One of the oldest known diseases, gout was once considered "the disease of kings" because it was associated with those wealthy enough to overindulge in rich food and drink. In fact gout is a complex disorder that can affect anyone and does affect more than 2 million Americans.
Gout causes sudden, severe pain, tenderness and swelling in your joints. It usually affects one joint at a time, often the big toe. At first, bouts of gout may be infrequent and last only about a week or so, but without treatment they may happen more often and last longer.
The photo at the right demonstrates long-standing, severe gouty arthritis. At the finger joints are collections of urate crystals in masses called tophi.
The symptoms of gout are almost always acute and sudden, happening often at night with no warning. Symptoms in the affected joints may include:
- Intense pain
Causes and Risk Factors
Gout is caused by high blood levels of uric acid, a waste formed from the breakdown of purines. These chemical compounds help make up RNA and DNA and are used to form the compounds of uric acids. They are found naturally in our bodies, as well as in all meats, fish and poultry. Anchovies, herring, mackerel and organ meats (such as liver, brains, kidney and sweetbreads) contain high levels of purines.
If the body produces too much or eliminates too little uric acid, it builds up and forms needle-like crystals in a joint or the surrounding tissue, which can cause pain, inflammation and swelling. At the right is a photograph of crystals of monosodiumurate, which cause gout. They are identified by their shape and physical properties when seen under a microscope.
A similar condition, false gout (pseudogout), is caused by crystals made of calcium pyrophosphate dihydrate. These are usually felt in the large joints (knees, wrists and ankles) rather than the big toe.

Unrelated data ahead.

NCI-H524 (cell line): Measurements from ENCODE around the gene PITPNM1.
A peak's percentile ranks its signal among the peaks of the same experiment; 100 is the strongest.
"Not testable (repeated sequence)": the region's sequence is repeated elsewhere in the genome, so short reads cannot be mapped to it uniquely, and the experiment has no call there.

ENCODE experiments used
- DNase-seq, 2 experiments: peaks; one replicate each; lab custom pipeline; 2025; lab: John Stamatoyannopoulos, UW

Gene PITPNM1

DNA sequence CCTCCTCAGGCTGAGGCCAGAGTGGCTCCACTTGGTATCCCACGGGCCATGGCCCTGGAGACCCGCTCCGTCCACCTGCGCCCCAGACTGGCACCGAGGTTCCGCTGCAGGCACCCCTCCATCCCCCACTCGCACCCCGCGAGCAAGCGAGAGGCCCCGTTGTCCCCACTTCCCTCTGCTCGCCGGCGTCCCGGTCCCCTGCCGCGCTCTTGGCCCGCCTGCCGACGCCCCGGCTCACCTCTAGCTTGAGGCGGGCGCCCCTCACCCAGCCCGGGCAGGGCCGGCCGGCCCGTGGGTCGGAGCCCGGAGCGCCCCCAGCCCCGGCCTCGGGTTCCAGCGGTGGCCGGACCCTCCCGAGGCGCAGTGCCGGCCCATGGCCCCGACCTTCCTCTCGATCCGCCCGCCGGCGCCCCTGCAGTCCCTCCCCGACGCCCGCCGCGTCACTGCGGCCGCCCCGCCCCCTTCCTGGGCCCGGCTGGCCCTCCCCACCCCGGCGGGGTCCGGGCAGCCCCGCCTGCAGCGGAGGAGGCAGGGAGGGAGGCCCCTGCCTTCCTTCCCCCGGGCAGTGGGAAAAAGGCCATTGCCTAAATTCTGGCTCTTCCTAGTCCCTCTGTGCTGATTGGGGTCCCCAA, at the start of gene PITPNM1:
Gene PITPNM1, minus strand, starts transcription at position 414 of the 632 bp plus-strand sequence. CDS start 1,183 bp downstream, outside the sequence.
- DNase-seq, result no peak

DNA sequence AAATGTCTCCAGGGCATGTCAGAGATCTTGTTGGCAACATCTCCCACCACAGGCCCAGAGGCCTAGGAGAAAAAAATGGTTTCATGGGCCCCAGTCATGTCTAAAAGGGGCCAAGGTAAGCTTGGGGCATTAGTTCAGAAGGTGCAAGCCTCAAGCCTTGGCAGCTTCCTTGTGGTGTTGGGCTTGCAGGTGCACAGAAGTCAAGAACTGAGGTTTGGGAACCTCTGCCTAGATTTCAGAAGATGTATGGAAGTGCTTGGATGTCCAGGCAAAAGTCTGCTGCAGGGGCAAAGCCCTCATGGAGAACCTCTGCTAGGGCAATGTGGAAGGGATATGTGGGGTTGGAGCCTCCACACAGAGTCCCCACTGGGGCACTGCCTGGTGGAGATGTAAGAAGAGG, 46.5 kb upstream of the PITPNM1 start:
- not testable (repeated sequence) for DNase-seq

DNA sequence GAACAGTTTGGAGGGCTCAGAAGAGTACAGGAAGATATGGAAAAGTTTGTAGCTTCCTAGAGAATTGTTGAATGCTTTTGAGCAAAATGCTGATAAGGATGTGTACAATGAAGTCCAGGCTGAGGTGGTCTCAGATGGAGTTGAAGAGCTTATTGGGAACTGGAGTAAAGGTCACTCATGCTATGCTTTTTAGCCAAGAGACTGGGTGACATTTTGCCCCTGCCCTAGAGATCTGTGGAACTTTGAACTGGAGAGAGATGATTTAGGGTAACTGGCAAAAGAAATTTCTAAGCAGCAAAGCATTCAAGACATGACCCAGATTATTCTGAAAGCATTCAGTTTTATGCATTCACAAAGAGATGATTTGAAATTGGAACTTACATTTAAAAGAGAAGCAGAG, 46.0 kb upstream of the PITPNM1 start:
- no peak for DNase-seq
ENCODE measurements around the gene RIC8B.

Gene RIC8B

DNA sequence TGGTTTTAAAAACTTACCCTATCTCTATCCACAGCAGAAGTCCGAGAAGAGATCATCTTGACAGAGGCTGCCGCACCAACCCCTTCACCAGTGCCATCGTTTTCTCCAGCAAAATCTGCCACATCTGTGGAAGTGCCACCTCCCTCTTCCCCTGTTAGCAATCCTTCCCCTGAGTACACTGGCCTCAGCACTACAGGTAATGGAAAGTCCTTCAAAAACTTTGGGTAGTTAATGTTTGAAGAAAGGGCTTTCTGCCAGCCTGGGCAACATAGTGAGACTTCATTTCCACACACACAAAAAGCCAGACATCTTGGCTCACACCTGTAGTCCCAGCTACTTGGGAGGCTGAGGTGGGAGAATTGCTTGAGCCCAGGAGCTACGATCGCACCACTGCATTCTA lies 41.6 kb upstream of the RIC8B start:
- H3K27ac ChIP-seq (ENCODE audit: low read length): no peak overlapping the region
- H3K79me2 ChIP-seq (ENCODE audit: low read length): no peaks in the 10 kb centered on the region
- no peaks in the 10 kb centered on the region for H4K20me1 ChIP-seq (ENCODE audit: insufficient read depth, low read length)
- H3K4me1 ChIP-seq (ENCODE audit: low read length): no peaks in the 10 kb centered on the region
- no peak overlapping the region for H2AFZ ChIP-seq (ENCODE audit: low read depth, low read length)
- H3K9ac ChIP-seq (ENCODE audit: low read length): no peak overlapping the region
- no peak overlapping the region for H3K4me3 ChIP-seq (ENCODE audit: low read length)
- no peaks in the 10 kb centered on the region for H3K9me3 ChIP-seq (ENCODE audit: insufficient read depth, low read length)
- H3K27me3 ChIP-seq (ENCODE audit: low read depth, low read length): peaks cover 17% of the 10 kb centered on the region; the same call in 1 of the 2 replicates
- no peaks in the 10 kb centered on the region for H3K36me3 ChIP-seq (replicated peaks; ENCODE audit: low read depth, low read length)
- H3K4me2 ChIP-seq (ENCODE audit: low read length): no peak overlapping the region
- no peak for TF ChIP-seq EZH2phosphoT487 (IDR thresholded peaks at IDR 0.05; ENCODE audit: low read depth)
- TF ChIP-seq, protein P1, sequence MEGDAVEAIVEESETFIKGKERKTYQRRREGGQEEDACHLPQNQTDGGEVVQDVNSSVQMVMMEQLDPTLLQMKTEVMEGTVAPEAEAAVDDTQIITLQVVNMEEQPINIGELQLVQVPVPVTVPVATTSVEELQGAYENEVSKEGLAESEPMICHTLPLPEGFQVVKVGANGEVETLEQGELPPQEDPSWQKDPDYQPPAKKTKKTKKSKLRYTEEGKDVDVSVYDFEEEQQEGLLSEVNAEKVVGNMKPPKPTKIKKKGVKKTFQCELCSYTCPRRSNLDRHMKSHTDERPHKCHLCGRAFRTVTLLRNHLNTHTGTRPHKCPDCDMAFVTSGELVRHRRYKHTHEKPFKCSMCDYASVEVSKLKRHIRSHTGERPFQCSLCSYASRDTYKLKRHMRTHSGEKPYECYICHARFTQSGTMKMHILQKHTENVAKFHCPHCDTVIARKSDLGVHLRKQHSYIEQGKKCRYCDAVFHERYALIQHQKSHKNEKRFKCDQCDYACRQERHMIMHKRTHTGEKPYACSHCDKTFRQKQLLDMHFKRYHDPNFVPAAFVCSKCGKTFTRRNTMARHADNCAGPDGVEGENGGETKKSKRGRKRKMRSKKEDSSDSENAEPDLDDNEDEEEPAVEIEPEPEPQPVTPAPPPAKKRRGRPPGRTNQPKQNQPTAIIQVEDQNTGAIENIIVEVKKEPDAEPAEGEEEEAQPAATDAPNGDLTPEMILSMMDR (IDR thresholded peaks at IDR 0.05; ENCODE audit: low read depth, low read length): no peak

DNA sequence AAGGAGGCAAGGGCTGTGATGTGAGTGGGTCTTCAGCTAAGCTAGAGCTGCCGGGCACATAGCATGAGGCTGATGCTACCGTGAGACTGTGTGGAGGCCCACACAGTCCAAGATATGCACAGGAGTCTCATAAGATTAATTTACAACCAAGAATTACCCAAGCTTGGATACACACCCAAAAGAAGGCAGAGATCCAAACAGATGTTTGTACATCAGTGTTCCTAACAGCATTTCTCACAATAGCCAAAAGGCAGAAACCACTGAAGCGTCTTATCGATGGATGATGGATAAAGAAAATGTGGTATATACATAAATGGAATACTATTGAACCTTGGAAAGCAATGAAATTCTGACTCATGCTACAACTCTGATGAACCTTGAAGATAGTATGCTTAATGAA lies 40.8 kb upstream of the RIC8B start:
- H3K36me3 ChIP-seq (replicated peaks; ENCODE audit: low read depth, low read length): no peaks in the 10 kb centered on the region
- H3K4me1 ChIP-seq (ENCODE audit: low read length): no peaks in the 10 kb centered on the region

More men get gout than women, but women become more likely to get it after menopause. People at risk include those who:
- Consume too much alcohol (especially beer). This generally means drinking more than two drinks a day for men and one for women.
- Weigh 30 pounds or more than your ideal weight
- Have untreated high blood pressure, diabetes, high blood fat levels (hyperlipidemia) and narrowing of the arteries (arteriosclerosis)
- Have had surgery, a sudden or severe illness or an injury that requires quiet bed rest can increase uric acid levels
- Use of thiazide diuretics (used to treat high blood pressure by reducing the body's salts and water), low-dose aspirin and cyclosporine (used to prevent organ rejection in transplant patients) and chemotherapy may increase the uric acid in the body.
- Have a family history of gout (25 percent of people with gout have a family history of it)
- Are a man aged 30 to 50 or, to a lesser extent, a woman aged 50 to 70
Gout can be detected using:
- A urine sample to see how much uric acid is being excreted
- A blood test of the level of uric acid in the blood
- A fluid sample from the affected joint to see if there are uric acid crystals in the white blood cells
Gout is treatable, and there are ways to keep it from coming back. Treatment usually consists of:
- Nonsteroidal anti-inflammatory drugs (NSAIDs) to relieve symptoms. These include the prescription drug indomethacin (Indocin) or over-the-counter NSAIDs, such as ibuprofen.
- Steroidal anti-inflammatory drugs, such as prednisone
- Colchicine or cortisone injected into the affected joint
While there is no way to guarantee that another attack of gout won't occur, a number of steps can reduce the risk of a future attack. These include:
- Taking drugs, such as allopurinol (Zyloprim, Aloprim) and probenecid (Benemid), to slow the production and speed elimination of uric acid
- Maintaining a healthy weight, which reduces the pressure on weight-bearing joints and may decrease uric acid levels. Weight loss should be done in a slow, steady way because fasting or rapid weight loss can temporarily raise uric acid levels.
- Avoiding too much animal protein. These foods contain purines. Especially to be avoided are organ meats (liver, brains, kidney and sweetbreads), and anchovies, herring and mackerel.
- Limiting or avoiding alcohol
- Drinking plenty of liquids. Fluids help dilute uric acid in the blood and urine.